Marine Mammal Systems (MMS)
From the capabilities demonstrated in the Advanced Marine Biological Systems program, four operational Fleet Marine Mammal Systems (MMS) have been developed to fulfill Navy requirements where hardware is inadequate or safety is an issue. Dolphins are used in MMS because of their exceptional biological sonar that is unmatched by hardware sonars in detecting objects in the water column and on the ocean bottom. Sea lions are used because of their very sensitive underwater directional hearing and low light level vision. Both of these marine mammal species are trainable for tasks and are capable of repetitive deep diving. Fleet MMS are assigned to Navy Explosive Ordnance Disposal Mobile Units (EODMU).
"System" is the term used for the various marine mammal programs developed for use by the Fleet. Each system has from 4 to 8 marine mammals, an Officer-in-Charge, and several enlisted personnel. All MMS are rapidly transported by aircraft, helicopter and land vehicles with all equipment to sustain an operational deployment. These systems regularly participate in major Fleet exercises. The Mk 6 & 7 MMS were used to support waterside security at the 1996 Republican Convention in San Diego, CA. SPAWAR supports these Fleet systems with replenishment marine mammals, hardware, training, personnel and documentation.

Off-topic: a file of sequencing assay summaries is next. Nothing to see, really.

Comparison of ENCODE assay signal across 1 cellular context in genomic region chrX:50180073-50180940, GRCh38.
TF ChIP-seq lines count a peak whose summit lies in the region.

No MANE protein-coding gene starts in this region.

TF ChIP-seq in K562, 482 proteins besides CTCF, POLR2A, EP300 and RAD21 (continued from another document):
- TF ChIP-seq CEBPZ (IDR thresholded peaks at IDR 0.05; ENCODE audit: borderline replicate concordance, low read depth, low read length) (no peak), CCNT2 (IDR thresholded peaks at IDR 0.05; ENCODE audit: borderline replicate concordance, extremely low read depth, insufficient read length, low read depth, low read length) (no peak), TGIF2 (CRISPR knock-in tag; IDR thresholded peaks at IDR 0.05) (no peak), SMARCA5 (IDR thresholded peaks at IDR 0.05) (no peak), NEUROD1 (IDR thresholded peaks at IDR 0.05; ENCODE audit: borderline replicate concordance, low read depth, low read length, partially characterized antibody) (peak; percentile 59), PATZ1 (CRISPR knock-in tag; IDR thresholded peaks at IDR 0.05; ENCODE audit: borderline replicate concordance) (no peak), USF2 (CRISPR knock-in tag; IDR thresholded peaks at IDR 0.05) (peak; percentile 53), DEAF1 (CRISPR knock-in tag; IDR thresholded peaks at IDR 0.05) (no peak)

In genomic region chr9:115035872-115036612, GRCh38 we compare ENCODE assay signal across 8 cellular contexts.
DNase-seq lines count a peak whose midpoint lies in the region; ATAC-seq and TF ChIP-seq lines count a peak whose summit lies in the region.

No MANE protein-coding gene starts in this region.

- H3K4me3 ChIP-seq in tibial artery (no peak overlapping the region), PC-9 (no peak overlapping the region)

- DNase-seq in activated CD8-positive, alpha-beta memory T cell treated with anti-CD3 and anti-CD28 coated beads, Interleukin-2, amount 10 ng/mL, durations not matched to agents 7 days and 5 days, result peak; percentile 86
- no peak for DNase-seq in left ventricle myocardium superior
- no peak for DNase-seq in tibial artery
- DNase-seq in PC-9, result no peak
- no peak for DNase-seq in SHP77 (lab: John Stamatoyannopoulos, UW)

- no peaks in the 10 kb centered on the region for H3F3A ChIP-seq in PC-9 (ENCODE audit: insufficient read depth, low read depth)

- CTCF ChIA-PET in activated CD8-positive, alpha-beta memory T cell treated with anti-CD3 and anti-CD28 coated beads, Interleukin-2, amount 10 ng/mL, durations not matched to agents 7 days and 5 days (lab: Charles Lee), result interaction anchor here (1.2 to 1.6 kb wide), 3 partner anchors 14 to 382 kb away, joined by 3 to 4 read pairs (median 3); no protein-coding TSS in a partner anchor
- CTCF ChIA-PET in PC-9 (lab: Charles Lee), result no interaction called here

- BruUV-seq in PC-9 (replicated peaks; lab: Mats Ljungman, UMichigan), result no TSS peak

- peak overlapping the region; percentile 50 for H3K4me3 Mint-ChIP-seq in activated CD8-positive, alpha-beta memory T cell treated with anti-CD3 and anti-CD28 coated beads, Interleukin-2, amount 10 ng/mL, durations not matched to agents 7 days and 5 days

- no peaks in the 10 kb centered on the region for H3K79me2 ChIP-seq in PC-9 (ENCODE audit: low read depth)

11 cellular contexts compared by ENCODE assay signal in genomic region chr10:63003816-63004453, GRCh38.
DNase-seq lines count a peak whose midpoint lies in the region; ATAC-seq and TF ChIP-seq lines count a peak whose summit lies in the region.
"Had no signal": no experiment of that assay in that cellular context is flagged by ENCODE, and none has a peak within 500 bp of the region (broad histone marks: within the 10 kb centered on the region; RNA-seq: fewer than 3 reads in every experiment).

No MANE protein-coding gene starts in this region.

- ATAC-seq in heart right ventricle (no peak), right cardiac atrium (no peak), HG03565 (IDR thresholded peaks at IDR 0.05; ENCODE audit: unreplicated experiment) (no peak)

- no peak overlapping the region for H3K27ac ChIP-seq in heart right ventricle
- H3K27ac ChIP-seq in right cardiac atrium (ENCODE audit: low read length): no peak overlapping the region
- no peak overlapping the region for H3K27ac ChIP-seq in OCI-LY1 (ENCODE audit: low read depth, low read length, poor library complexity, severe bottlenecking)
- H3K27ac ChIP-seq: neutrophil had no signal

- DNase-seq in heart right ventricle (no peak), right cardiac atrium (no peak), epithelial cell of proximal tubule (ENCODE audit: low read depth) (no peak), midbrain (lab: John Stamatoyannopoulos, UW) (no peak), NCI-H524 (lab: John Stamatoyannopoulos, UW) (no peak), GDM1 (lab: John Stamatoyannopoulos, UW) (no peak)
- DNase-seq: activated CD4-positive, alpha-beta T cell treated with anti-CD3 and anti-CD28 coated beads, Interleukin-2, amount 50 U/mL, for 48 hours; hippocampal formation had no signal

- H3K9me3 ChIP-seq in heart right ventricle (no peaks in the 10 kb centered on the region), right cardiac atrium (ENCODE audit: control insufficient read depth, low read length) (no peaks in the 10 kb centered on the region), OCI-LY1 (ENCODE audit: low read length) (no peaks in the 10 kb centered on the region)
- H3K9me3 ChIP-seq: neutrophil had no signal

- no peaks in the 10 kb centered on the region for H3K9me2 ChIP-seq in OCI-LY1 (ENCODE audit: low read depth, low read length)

- Mk 4 is a dolphin mine searching system that detects and marks locations of mines moored off the ocean bottom. It is capable of shipboard forward deployment to support post-amphibious operations. (EODMU THREE, Coronado, CA)
- Mk 5 is a sea lion exercise mine recovery system that locates pingered training mines. The sea lions can locate these mines to depths of 1000 feet and attach a grabber device for recovery. (EODMU THREE, Coronado, CA and EODMU SIX, Charleston, SC)
- Mk 6 is a dolphin swimmer and diver detection system that can detect and mark the location of an intruder. This system was used in Vietnam in 1970-71 and the Persian Gulf in 1987-88. (EODMU THREE, Coronado, CA)
- Mk 7 is a dolphin mine searching system that detects and marks the location of mines on the ocean bottom. This system is also capable of shipboard forward deployment to support post-amphibious assaults. (EODMU THREE, Coronado, CA)
The U.S. Navy Marine Mammal Program began in 1959 at Marineland of the Pacific with a Navy scientist and a Pacific white-sided dolphin named Notty. The Navy was interested in the hydrodynamics of the dolphin. By understanding how dolphins move in the water, perhaps they could improve torpedo, ship, and submarine designs. Soon the Navy realized that there were lots of other good reasons to study dolphins. Like the Navy, dolphins use sonar. Dolphins are also capable of making repeated deep dives without experiencing "the bends" or decompression sickness as do human divers. This capability would make dolphins valuable assistants to Navy divers working in the open ocean.
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